Dean Phillips gains his first delegates. Here’s why they’ll likely vote for Biden at the convention


WASHINGTON (AP) — Former presidential candidate Dean Phillips will receive at least three of Ohio’s delegates to the Democratic National Convention even though he has dropped out of the race and endorsed President Joe Biden. But they’re likely to be Phillips delegates in name only.

The president locked up the Democratic nomination on March 12 and so far has won 99% of convention delegates, a sign that even some of the more organized efforts to oppose him haven’t gained traction with the party’s voters. Party rules also make it nearly impossible at this point in the presidential primary process for any candidate other than Biden to even be eligible to receive votes for the nomination at its summer convention.

In several states, activists have been encouraging voters to fill out their ballots for the option of “uncommitted” to protest Biden’s handling of the Israel-Hamas war, earning the option 27 delegates. Such an effort is underway on Tuesday in Pennsylvania as it holds its presidential primary.

The minimum goal for Democrats competing for delegates is to win 15% of the statewide vote or 15% of the vote in an individual congressional district. In the March 19 Ohio primary, “uncommitted” wasn’t a ballot option, leaving Democrats wishing to express opposition to Biden with only one other choice: Phillips.

It has taken more than a month to determine the delegate count in Ohio because the state doesn’t release presidential primary results by congressional districts, requiring news outlets such as The Associated Press and the parties to do it themselves. On election night, Phillips came close to the threshold in four congressional districts, per an AP count, but it remained unclear if he would receive any delegates in the end.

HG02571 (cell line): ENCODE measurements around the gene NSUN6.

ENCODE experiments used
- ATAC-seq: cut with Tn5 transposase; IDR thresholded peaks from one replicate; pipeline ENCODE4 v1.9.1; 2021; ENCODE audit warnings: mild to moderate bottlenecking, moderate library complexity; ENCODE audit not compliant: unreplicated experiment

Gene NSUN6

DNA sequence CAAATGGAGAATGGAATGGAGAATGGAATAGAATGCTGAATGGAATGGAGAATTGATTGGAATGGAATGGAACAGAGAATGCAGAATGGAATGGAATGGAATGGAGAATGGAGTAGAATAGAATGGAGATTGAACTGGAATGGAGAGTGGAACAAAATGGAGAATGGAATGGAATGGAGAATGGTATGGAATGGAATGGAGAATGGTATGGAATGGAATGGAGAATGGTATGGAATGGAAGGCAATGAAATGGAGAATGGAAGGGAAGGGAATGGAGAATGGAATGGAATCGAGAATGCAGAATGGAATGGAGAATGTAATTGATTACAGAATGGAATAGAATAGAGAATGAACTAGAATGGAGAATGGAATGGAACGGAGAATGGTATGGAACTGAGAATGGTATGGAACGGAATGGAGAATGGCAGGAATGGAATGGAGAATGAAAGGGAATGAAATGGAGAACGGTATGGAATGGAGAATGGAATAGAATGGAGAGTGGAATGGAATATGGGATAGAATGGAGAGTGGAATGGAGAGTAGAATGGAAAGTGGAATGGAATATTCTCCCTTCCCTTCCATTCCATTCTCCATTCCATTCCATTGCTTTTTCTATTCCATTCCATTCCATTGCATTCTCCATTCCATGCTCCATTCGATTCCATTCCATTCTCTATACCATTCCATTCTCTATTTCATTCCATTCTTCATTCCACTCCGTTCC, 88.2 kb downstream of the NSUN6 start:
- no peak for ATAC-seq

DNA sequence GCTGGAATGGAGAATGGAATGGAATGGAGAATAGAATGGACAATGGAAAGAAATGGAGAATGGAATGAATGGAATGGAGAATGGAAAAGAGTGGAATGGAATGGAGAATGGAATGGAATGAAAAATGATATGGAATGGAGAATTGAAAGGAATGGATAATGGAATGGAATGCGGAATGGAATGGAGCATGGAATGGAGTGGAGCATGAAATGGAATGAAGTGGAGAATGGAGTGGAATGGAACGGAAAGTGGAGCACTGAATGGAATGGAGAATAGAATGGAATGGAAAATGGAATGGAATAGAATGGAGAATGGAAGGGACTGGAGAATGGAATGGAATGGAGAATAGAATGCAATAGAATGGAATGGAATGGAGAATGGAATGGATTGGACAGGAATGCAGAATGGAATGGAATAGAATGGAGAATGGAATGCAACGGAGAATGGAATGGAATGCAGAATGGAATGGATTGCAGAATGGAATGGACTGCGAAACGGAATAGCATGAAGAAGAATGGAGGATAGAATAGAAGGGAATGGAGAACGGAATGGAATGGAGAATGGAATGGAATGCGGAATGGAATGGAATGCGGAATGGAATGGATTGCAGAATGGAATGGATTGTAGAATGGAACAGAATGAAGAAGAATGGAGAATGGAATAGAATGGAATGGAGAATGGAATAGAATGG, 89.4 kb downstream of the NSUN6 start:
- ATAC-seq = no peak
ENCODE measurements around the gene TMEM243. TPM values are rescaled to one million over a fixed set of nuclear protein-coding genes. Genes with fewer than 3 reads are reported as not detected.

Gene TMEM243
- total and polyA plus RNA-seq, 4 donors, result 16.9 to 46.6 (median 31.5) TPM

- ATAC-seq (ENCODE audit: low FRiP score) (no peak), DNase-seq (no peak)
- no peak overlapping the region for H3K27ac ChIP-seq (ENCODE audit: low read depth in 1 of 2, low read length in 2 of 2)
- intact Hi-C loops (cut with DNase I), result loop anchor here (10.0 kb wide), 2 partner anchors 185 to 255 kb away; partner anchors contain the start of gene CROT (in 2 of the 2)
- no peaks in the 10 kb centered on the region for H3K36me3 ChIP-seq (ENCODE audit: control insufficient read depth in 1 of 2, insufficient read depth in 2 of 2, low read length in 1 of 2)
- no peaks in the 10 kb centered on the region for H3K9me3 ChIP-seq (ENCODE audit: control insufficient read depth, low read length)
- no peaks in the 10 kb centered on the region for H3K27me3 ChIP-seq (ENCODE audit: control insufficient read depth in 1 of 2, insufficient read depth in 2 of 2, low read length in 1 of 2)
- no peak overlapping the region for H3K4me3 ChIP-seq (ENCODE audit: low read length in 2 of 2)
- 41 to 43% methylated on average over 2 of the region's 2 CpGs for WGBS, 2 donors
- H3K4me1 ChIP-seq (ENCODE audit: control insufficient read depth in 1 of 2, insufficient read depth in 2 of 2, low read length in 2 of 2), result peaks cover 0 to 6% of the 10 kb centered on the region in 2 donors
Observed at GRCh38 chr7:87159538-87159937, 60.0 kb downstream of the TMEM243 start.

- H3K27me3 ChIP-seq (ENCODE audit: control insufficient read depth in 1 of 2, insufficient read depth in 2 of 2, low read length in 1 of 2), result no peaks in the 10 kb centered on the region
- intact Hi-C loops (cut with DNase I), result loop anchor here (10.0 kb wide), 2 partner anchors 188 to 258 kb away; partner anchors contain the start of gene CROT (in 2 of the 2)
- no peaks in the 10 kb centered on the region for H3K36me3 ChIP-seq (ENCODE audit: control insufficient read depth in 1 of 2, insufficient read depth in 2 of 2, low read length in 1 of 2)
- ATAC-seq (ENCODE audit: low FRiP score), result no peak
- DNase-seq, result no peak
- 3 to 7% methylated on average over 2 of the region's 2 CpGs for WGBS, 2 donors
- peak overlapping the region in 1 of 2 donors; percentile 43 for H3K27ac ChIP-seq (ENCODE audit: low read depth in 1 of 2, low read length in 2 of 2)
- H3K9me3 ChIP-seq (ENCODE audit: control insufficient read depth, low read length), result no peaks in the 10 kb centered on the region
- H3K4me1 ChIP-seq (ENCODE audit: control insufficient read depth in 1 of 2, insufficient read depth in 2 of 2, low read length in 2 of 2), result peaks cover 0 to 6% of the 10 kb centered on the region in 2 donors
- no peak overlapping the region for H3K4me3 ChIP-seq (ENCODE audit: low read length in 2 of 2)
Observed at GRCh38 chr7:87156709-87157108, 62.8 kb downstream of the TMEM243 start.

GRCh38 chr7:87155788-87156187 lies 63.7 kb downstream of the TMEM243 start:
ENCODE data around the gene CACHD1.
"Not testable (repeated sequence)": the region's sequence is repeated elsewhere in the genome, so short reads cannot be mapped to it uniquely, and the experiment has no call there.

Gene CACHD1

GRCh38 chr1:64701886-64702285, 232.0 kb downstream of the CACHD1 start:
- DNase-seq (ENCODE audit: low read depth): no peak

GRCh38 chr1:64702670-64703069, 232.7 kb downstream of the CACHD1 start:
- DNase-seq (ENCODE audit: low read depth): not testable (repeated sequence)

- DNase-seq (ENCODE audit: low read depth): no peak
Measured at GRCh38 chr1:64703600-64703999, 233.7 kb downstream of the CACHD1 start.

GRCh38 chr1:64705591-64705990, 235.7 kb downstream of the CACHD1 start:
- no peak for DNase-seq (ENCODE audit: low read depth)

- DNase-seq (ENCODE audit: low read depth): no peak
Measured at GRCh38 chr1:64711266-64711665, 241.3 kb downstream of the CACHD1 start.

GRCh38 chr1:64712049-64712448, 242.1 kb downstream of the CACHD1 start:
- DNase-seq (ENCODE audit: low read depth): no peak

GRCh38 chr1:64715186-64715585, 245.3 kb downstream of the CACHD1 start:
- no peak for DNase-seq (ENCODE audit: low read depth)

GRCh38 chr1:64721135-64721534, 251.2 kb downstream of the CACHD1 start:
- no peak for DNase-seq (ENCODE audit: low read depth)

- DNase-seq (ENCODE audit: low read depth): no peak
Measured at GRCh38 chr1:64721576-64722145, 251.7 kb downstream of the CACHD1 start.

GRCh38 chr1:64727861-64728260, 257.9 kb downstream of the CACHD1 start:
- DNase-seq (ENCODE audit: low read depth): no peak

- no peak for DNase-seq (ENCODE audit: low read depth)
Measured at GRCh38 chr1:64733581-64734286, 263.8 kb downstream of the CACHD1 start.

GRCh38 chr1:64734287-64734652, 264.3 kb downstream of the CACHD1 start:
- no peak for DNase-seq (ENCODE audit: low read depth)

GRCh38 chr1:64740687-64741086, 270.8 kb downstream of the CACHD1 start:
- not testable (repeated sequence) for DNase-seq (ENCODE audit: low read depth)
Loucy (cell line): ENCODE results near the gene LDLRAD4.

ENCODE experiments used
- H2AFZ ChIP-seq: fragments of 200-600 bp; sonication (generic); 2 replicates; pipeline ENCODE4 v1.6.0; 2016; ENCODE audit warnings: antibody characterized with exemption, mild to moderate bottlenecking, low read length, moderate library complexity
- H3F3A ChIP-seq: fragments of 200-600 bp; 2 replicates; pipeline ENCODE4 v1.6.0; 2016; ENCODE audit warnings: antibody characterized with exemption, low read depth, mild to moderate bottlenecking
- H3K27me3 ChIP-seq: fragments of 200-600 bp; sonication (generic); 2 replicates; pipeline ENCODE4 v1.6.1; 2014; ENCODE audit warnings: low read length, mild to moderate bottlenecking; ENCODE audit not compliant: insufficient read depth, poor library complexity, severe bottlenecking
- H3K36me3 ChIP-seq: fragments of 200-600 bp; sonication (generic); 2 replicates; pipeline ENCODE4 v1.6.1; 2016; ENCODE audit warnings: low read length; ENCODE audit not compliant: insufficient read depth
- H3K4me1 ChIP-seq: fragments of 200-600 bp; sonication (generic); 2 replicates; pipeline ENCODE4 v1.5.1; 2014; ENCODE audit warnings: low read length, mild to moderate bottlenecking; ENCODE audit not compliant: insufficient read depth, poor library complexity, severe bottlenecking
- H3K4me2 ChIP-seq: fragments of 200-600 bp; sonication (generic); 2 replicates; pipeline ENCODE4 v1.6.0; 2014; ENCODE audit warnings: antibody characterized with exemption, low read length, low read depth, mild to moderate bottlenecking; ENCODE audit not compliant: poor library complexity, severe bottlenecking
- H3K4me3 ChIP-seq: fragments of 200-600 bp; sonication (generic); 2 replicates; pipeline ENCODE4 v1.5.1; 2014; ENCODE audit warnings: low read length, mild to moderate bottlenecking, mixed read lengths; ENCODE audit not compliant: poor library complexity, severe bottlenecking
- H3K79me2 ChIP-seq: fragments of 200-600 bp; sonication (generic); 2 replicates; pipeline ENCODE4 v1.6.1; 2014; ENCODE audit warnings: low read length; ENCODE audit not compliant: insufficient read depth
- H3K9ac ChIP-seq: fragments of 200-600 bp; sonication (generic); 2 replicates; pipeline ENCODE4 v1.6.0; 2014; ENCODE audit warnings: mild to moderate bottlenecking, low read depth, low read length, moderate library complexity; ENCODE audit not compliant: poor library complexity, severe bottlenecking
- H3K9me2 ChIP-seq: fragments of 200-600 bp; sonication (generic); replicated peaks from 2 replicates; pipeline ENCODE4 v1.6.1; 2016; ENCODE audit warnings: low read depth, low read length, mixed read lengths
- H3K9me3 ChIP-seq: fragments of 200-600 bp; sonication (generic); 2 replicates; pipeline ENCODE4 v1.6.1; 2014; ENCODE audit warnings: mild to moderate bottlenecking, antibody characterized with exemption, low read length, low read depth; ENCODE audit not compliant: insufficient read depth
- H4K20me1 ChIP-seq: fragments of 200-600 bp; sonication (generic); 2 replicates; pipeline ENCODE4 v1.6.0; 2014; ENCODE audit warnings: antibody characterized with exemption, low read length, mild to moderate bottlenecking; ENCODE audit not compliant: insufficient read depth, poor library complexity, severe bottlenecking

The Ohio Democratic Party said that Phillips’ campaign had not sent in a delegate list, making it unclear if any delegate slots he qualified for could be filled. In addition, the margins were so thin in those districts that certified totals were required to confirm he had received delegates.

An AP analysis of the certified results, released Friday, at the precinct level shows he met the 15% threshold to receive a delegate in the state’s 2nd, 6th and 14th congressional districts. He still could qualify for a fourth delegate in the 12th Congressional District, but the margin there is so razor-thin that additional details are needed from local elections officials to confirm.

Bill DeMora, the delegate and convention director for the Ohio Democratic Party, said that any delegates Phillips qualified for would be counted as pledged to support him — but also said the spots would be filled by Biden supporters.

“They are Phillips delegates who will vote for Biden,” he said.

A spokesperson for the Phillips’ campaign confirmed it will encourage delegates they won in Ohio to vote for Biden.

In fact, there are few options for delegates who attend the national convention to support candidates other than Biden, who will almost certainly be the only candidate who is eligible for the nomination. DNC rules require candidates to receive support from at least 300 delegates before the roll call vote to be considered for the nomination. Only Biden has exceeded that threshold and no other candidate has come near it, meaning the only options for delegates will likely be Biden or to register a nominal protest vote such as voting “present.”

At this point in the race, it’s virtually impossible for any other candidate to reach that 300-delegate threshold. More than two-thirds of the total Democratic delegates have been allocated already. Biden has won 3,078 of the 3,111 delegates already allocated and clinched enough delegates to win the Democratic nomination on March 12.

Phillips joins Jason Palmer, who won three delegates in American Samoa, and the “uncommitted” option as the only non-Biden choices to receive delegates.

Palmer told the AP that while he had not “technically suspended his campaign,” he is endorsing Biden and planning to work with the Democratic National Committee to figure out what role he and his pledged delegates could play at the convention in Chicago. For now, Palmer says, his priority is making sure his delegates in American Samoa can afford travel expenses to actually attend the convention. He won three delegates at the American Samoa Democratic caucuses after winning 51 votes; Biden only won 40 votes.

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